An investigation of possible mechanisms of toxicity of the aminoglycoside antibiotics

  • Suresh B. Chahwala

Student thesis: Doctoral ThesisDoctor of Philosophy


A study was made of possible mechanisms of uptake and toxicity
of the aminoglycoside antibiotics, in particular gentamicin.

The uptake of gentamicin was characterised in rat kidney
cortical slices and in isolated rat renal proximal tubules. In
each case, the uptake of gentamicin was found to be both time and
concentration dependent, showing saturable characteristics. The
use of metabolic inhibitors suggested that the process was energy

Isolated rat renal tubules were used as a model system since
they offer advantages over cortical slices of better oxygenation
and substrate availability to the tubular cells. The preparation
and characterisation of the tubules is described.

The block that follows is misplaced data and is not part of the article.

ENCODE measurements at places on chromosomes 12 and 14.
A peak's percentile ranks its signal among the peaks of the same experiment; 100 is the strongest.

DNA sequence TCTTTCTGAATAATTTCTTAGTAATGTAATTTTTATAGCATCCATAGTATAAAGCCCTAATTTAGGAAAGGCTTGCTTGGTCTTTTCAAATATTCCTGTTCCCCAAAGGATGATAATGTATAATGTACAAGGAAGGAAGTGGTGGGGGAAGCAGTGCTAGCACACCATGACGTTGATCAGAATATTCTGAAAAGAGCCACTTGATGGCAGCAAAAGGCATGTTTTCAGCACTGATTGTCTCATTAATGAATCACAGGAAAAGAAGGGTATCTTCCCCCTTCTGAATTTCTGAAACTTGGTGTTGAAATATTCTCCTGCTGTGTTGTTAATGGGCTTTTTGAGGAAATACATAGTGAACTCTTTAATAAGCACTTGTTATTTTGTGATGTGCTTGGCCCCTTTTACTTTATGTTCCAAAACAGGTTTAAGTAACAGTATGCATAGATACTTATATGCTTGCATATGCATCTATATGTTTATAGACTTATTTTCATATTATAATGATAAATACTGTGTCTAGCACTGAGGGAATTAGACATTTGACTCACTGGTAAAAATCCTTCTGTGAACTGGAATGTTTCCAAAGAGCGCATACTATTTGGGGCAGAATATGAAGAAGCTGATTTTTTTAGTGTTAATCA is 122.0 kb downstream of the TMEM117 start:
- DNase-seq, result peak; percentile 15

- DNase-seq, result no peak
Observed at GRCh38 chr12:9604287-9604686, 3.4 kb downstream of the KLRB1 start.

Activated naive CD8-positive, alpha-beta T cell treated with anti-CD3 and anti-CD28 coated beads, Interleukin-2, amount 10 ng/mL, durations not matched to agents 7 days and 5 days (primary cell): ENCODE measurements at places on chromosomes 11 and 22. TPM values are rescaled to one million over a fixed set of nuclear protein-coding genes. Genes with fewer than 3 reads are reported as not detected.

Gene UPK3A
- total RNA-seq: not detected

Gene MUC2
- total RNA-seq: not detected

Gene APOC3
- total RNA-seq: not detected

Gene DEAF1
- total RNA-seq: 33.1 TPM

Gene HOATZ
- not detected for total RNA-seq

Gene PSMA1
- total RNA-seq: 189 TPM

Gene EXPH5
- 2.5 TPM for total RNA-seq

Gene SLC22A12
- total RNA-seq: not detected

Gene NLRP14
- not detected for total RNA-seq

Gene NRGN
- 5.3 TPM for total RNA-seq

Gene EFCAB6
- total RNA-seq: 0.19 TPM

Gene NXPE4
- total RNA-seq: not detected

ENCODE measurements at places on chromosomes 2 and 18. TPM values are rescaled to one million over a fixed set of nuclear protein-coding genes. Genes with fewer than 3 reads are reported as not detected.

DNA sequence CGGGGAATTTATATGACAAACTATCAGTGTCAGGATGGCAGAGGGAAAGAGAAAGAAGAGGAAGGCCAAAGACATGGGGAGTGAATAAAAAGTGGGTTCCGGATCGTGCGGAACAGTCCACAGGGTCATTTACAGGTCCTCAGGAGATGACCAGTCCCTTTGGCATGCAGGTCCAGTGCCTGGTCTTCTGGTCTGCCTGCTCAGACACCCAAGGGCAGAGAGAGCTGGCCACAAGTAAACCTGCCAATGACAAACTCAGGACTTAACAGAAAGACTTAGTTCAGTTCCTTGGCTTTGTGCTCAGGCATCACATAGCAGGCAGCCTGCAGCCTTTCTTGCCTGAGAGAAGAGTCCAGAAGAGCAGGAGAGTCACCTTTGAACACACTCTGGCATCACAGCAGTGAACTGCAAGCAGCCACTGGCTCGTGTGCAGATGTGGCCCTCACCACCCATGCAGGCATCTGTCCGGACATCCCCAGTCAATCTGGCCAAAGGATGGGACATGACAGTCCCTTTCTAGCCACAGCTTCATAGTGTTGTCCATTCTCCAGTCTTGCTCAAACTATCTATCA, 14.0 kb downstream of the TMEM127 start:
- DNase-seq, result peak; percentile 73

The release of the lysosomal enzymes acid phosphatase and
N-acetyl-8-glucosaminidase from these tubules on incubating in the
presence of gentamicin was also studied. The release was a function
of a complex interaction between the gentamicin concentration and
the time of incubation. The findings were interpreted as a
disturbance by gentamicin of receptor-recycling by a differential
effect on the two lysosomal enzyme transport pathways.

Gentamicin inhibited gluconeogenesis but did not effect protein

the interaction of aminoglycosides with plasma membrane
Na + -K+ ATPase as a common mechanism of drug-induced nephrotoxicity
and ototoxicity is discussed.

A comparison was made of the urinary excretion of the enzymes
lactate dehydrogenase, N-acetyl-8-glucosaminidase and alanine aminopeptidase
with other indices of renal function in rats injected
with gentamicin (40 mg/kg/day). The results confirmed that the
early appearance of enzymes in urine is a sensitive indicator of
kidney damage.

It is suggested that isolated rat renal tubules may be used
as a relevant model for assessing toxic effects of new aminoglycosides
Date of Award1981
Original languageEnglish


  • Receptor-recycling
  • Nephrotoxicity,
  • aminoglycoside antibiotics
  • N-acetyl-B-glucosaminidase,
  • Renal tubules

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